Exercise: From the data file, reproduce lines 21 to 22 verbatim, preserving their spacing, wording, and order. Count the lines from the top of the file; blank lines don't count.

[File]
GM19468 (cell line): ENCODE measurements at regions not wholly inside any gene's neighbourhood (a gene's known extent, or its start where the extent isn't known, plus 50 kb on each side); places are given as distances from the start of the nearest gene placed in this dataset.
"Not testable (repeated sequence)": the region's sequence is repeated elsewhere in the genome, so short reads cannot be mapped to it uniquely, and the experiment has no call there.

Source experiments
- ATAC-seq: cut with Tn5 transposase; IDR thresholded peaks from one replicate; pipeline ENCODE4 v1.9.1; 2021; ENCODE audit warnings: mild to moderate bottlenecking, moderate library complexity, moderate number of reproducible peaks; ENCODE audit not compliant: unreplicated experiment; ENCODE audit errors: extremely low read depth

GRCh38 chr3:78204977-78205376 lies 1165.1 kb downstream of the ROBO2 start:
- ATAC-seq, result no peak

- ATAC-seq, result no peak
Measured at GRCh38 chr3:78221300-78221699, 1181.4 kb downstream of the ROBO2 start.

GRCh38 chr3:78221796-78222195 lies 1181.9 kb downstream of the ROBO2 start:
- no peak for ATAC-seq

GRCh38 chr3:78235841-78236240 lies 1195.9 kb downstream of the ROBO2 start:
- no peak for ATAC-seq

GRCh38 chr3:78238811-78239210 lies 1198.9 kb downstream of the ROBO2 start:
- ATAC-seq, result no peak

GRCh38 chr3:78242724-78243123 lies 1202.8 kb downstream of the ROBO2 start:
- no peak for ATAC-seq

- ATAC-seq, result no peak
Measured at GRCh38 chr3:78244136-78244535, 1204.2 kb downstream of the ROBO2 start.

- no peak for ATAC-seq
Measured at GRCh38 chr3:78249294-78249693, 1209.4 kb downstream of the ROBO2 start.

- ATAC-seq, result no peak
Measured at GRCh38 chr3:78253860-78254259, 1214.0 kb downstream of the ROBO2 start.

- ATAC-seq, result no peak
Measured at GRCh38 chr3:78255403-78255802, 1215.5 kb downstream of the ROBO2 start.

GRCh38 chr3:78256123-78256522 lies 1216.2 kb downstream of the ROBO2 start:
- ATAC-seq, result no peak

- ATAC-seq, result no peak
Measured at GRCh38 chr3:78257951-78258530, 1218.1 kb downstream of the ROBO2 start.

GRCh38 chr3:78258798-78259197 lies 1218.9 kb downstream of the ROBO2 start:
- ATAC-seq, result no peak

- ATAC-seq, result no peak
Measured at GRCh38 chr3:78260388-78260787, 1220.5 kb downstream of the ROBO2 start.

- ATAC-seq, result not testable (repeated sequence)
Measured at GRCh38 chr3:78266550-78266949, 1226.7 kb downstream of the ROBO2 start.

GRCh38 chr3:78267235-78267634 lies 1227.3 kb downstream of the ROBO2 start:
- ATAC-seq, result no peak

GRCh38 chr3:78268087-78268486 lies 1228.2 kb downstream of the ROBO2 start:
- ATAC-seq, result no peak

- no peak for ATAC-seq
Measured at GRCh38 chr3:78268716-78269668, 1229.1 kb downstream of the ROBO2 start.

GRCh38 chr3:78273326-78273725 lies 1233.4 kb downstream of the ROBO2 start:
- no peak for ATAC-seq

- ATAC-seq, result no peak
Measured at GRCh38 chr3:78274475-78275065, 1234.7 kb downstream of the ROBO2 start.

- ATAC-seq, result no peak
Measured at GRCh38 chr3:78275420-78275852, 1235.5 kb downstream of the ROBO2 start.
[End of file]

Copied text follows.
- ATAC-seq, result no peak
Measured at GRCh38 chr3:78253860-78254259, 1214.0 kb downstream of the ROBO2 start.